Tattlers Branch is a good historical novel that gives readers an idea of the hardships that were experienced living in the mountains of Kentucky. The main character is Lilly, who is a doctor in a small time. She keeps a busy life taking care of her patients and her younger sister who is visiting for the summer. Then, when her neighbor and friend Armina shows up with a baby and no memory of how she got the baby, mystery buds. As Lilly tries to figure out whose baby it is, how Armina got the baby, a strange man keeps a close eye on the clinic. Who is this strange man and does he have anything to do with the baby? Where did the baby come from and will they find the childs family? How did Armina get the baby and will she recover her lost memories? This was a very good book with the perfect mix of suspense, mystery, and emotion that will keep you turning the pages until you have read the entire book. Once I begun reading, I could not put it down.
Last year, I really enjoyed reading Skip Rock Shallows, the prequel to this book. While each of these two books easily stands on its own, I enjoyed reading about the same characters again and finding out what happened to them. The main character is Lilly, a woman doctor. The book takes place during the 19th century and it is so interesting to read about 19th century ideas concerning medicine, treatments, and opinions on diseases like Down Syndrome and epilepsy--both of which are tackled in this book. The author has definitely done her homework; not only is the story entertaining, but the history included is enough to teach me a thing or two and to whet my appetite for further research. I really enjoy Jan Watson's books and definitely recommend this one!
Tattler's Branch by Jan Watson is the story of Lilly Still who has grown up in Skip Rock. Skip Rock is a tiny coal mining community in the Kentucky mountains. Lilly Still is the doctor in this tiny town and has her hands busy with her patients and her little sister visiting for the summer. Her friend and neighbor Armina has been a great help to her this summer. But when Armina turns hill and shows up with a baby but doesn't remember it Lilly is one busy women. But whose baby is it and why is their a strange man watching her clinic.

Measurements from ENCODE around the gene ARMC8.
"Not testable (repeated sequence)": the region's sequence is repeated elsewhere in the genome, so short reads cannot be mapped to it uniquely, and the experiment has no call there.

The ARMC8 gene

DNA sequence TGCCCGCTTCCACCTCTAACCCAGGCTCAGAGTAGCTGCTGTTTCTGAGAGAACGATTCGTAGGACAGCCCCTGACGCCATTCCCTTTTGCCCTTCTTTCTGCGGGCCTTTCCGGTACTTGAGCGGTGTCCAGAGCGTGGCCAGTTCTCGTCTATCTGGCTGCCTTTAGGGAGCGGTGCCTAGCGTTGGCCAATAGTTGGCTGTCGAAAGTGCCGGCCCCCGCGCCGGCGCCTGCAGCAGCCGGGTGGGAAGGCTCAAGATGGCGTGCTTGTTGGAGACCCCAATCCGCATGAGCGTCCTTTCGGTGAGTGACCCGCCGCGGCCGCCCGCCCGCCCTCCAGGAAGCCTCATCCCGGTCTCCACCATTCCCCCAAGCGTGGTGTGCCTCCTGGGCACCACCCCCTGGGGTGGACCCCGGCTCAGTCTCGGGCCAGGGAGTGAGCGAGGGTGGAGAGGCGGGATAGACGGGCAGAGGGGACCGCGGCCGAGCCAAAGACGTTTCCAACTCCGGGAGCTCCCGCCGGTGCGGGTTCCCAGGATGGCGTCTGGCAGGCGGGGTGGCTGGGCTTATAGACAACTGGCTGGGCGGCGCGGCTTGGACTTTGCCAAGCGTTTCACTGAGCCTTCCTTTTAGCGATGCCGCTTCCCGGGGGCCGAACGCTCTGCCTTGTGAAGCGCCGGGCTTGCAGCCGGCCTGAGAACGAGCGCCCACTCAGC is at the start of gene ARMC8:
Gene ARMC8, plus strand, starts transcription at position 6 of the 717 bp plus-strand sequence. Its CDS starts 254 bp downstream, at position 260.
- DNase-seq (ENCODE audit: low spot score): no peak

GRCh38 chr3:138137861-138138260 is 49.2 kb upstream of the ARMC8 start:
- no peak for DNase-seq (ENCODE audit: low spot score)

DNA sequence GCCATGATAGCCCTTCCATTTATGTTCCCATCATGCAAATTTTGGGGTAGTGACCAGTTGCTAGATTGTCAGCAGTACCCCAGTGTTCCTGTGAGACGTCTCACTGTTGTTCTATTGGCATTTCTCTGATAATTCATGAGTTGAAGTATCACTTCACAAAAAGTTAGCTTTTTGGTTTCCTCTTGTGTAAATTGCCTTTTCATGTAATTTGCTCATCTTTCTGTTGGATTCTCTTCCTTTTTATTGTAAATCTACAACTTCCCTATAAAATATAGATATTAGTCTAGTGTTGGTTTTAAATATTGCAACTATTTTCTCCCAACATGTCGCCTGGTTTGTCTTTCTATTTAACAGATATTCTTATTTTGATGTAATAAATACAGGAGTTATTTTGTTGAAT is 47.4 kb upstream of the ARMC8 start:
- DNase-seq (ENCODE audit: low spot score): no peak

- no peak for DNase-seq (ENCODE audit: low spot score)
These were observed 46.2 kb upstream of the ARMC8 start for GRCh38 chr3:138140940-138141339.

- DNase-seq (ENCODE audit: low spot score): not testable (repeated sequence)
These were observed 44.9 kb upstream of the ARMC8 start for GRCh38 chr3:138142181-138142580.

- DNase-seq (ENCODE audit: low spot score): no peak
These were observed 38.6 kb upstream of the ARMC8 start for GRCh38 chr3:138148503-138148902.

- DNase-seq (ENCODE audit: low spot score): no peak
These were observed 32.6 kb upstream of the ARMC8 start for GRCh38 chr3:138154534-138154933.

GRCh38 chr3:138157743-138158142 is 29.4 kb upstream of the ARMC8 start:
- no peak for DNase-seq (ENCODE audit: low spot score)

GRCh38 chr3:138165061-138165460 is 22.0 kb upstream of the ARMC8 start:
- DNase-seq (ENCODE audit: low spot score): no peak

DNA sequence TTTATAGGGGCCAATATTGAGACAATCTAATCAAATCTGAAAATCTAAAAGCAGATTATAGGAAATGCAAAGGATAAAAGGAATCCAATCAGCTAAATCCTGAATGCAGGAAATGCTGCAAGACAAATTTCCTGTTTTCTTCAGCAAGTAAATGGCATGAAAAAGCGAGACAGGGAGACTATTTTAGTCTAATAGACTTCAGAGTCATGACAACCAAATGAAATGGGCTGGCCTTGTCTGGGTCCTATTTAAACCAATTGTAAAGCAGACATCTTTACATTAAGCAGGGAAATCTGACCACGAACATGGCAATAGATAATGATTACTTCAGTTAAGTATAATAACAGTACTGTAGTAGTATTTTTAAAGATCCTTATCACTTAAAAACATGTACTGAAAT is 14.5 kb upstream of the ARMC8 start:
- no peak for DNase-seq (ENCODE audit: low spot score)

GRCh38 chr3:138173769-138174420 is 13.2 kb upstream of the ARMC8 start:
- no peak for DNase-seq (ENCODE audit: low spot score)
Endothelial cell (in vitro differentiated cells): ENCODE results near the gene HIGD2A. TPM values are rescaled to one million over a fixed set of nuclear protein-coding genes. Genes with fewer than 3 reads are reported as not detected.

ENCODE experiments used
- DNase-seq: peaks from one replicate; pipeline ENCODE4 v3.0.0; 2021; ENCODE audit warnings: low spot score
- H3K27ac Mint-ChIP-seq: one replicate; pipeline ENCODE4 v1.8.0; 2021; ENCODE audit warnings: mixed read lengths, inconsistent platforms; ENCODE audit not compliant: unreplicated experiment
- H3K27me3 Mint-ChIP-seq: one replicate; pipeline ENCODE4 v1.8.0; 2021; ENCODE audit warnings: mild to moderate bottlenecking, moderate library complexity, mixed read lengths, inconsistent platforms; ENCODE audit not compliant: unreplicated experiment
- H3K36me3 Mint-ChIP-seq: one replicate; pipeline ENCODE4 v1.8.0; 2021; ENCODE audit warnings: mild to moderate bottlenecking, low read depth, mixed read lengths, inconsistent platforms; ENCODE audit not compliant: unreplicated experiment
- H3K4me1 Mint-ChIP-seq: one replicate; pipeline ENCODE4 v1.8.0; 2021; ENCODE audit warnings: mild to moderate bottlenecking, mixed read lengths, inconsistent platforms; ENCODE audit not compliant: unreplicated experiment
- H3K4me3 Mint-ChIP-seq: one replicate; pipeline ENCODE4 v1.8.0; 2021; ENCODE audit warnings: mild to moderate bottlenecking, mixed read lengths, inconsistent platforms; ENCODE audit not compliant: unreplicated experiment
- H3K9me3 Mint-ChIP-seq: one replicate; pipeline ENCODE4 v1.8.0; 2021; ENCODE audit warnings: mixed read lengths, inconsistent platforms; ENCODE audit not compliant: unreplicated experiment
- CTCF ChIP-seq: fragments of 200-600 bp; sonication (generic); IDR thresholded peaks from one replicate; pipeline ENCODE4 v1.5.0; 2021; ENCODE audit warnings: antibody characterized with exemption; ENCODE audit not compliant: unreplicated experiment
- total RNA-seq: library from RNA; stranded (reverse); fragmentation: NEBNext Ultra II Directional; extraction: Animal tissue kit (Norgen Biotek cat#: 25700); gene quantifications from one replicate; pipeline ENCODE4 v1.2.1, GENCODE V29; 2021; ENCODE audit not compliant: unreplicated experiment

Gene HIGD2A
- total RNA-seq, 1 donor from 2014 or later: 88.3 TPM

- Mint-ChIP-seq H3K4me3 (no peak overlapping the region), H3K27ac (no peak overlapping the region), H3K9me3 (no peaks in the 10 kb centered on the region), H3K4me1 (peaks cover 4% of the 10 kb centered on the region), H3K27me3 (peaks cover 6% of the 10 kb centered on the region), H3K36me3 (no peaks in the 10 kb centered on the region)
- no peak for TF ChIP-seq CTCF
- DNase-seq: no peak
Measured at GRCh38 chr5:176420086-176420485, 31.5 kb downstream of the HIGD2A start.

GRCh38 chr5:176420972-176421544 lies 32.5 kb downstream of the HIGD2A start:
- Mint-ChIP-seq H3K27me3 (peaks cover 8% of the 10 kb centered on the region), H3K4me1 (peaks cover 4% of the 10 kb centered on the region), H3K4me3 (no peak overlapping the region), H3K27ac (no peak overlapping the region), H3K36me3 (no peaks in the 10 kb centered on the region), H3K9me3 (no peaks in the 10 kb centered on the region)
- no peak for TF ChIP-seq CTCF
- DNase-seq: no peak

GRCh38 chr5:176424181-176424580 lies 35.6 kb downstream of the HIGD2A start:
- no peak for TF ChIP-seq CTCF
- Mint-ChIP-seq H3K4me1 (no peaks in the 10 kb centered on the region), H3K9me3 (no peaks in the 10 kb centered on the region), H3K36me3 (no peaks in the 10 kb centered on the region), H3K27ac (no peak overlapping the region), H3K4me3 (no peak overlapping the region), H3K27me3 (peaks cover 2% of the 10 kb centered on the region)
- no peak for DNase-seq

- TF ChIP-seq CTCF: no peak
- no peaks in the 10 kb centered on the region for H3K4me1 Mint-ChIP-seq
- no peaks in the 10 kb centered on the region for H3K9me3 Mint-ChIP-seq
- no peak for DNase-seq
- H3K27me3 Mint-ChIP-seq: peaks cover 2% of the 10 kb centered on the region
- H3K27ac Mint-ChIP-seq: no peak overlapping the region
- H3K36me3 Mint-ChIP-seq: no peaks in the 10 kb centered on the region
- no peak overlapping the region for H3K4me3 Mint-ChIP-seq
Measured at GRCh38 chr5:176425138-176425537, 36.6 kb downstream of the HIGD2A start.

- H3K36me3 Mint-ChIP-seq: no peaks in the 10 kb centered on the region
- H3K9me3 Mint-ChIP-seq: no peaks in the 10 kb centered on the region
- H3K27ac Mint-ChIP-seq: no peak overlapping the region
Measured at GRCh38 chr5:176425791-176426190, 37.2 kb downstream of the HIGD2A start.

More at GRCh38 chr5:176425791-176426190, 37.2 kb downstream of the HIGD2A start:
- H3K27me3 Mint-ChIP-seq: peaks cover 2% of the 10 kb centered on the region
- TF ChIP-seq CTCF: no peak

This book is a good read. It can be a bit slow and goes off on a few tangents but it was still enjoyable. In a lot of ways it reminded me of Dr. Quinn medicine women. Technically this is the second book in this series but it can easily be read by itself
Tattler's Branch continues the story of Doctor Lilly Corbett, now Still. The book follows Skip Rock Shallows. I love Lilly because she is such a strong woman to be living in the early twentieth century. The book has good and enjoyable mystery and suspense. The ending was not near what I had predicted.
Great book! I hope to see another story that will continue with Lilly and her family in the future.
Taking place in a small Kentucky town in the early 1900's, Tattler's Branch is a story of Lilly Still, a woman doctor. The story is told through the eyes of several people which gives the reader a better understanding of what is really happening. The primary viewpoint is that of the doctor. Throughout the entire story her husband is away for his job. But the story is also told through the viewpoint of Armina, Lilly's friend and neighbor, and Shade Harmon, the "bad guy." Mazy, Lilly's younger sister, is also a key character - I found it funny that she loved the newfangled telephone and put it to use right away!
I enjoyed this book and if you like historical fiction you will too. Although Lilly is married, her younger sister provides a bit of romance for the romance lover.